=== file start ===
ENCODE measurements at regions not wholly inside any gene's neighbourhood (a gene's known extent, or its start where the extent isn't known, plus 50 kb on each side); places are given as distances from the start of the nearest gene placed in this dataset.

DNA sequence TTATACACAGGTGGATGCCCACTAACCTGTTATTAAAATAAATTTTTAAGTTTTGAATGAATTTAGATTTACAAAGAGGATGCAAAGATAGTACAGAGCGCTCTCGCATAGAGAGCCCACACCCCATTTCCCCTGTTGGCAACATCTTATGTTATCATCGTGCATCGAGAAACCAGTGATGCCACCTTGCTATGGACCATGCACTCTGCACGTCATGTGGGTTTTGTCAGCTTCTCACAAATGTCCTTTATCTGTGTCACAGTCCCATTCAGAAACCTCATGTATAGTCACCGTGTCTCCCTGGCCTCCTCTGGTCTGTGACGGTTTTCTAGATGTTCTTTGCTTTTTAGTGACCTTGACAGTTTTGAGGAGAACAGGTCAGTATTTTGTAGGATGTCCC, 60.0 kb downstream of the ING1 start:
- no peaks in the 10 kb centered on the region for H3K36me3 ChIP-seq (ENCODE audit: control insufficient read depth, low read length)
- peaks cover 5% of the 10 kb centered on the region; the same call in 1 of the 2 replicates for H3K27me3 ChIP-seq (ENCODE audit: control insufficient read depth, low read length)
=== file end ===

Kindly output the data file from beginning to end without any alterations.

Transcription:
ENCODE measurements at regions not wholly inside any gene's neighbourhood (a gene's known extent, or its start where the extent isn't known, plus 50 kb on each side); places are given as distances from the start of the nearest gene placed in this dataset.

DNA sequence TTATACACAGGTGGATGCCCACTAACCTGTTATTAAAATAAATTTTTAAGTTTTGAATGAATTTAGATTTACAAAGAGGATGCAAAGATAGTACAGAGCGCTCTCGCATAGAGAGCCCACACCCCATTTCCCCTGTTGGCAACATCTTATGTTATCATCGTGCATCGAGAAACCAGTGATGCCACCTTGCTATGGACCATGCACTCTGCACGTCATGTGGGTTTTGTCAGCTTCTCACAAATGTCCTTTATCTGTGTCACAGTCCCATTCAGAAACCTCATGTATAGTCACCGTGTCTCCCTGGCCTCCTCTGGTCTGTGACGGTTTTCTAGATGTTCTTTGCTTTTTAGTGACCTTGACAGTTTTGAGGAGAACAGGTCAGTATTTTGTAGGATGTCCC, 60.0 kb downstream of the ING1 start:
- no peaks in the 10 kb centered on the region for H3K36me3 ChIP-seq (ENCODE audit: control insufficient read depth, low read length)
- peaks cover 5% of the 10 kb centered on the region; the same call in 1 of the 2 replicates for H3K27me3 ChIP-seq (ENCODE audit: control insufficient read depth, low read length)